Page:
Oh, it's a long and boring story
When I was a teenager, I wanted to be in a metal band and my dream was to get a gig at Glasgow's Barrowland Ballroom. Not having the money for a Mesa Dual Rectifier was what got me into amp building.
Around the turn of the century, I sold my collection of metal albums and guitars with prongs, and started listening to jazz, drum'n'bass, and playing bass guitar instead. That was when I started getting gigs: there's no shortage of guitarists.
I ended up in a local band that played bland pop music with a touch of folk. We agreed to sell out from the start and be as middle-of-the-road as possible. We were quite popular and gigged a lot, but never got famous. Since I could hardly ever be bothered to lug a bass rig, I ended up playing whatever was there, while the guitarist played one of my homebuilt amps for me. We would swap instruments for a couple of numbers, so I could get a shot.
We often played on bills with 3 or 4 other bands, and I would encourage them to try my amps too. It was always interesting to stand in the audience listening to them, and get feedback from other people. Once my old Toaster amp got into a face-off with a Plexi half-stack, and got a little mauled.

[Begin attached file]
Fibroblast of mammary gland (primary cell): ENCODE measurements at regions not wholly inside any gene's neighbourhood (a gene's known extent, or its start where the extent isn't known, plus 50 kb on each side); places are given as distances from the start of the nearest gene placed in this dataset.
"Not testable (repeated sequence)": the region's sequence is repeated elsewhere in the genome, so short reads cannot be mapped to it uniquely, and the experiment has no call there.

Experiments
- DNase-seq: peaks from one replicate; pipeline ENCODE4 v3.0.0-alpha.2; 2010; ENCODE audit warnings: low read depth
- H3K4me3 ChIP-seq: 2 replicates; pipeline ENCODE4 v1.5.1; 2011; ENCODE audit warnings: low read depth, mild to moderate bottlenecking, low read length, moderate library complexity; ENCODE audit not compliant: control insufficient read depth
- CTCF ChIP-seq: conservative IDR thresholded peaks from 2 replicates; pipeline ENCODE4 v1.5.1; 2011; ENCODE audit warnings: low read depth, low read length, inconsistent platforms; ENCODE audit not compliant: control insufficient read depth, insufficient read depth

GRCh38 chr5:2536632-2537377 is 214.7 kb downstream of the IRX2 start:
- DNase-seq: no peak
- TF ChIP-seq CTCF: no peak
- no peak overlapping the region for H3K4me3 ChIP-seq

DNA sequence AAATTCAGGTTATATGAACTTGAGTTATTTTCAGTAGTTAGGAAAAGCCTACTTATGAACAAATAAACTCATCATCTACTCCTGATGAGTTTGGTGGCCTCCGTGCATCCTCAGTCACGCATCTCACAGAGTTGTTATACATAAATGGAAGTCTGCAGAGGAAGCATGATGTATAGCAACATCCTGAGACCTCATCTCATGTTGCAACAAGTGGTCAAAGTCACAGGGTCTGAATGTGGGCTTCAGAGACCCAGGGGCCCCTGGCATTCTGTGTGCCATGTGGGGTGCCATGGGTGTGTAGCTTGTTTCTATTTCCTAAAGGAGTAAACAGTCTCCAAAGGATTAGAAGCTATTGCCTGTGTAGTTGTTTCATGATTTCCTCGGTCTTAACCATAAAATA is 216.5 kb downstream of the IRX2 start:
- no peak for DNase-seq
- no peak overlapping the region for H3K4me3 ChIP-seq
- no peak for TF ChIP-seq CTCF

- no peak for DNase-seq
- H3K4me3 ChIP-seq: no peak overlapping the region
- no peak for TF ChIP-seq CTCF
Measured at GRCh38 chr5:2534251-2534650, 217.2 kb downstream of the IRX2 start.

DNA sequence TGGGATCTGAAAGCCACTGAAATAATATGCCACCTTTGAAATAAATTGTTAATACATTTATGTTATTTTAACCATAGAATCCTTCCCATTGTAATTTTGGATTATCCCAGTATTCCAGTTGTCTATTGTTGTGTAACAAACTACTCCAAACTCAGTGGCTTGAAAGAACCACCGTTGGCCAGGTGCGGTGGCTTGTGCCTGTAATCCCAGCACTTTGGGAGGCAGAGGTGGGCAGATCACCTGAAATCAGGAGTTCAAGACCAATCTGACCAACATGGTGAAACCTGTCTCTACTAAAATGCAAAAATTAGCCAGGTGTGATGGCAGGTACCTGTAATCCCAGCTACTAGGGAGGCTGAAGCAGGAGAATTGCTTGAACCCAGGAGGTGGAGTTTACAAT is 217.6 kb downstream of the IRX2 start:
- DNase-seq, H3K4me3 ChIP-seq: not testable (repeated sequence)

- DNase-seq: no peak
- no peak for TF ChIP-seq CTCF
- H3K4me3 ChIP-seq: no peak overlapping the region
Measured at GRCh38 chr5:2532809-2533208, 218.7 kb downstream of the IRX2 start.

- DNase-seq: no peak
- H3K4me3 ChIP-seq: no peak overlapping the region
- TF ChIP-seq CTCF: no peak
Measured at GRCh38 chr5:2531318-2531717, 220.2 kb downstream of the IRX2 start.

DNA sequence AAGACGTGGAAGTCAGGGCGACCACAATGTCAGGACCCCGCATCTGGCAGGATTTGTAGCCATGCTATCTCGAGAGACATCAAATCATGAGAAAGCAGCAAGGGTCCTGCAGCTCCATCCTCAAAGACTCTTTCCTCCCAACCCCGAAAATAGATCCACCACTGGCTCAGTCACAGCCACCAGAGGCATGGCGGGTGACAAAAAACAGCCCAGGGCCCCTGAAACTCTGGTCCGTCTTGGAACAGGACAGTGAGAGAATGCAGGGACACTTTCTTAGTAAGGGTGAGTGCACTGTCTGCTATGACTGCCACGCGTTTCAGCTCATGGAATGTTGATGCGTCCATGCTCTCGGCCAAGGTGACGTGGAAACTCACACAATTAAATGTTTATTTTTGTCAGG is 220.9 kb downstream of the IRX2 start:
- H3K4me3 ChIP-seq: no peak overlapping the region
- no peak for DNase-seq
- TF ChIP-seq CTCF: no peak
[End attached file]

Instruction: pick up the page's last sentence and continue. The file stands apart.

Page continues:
I played guitar in a couple of heavier side projects, but those never really worked out.
Around that time I also built my own project studio and started dabbling in electronic music and production. This was great fun, and I learnt a lot, but it was never really successful. Of course when writing resumes, I claim to have collaborated with Eric Persing on the Omnisphere softsynth, and opened for The Orb, both of which are technically kind of true.
The best of my work (that I have the rights to release: I don't own the band stuff) is available for free here. scopeblog » Steve’s Music MP3 only, we are working on the FLAC version.
I left the band due to "creative differences". The late night gigs and free beer weren't exactly helping with my day job, either.
I'm currently looking for a gig as a guitarist.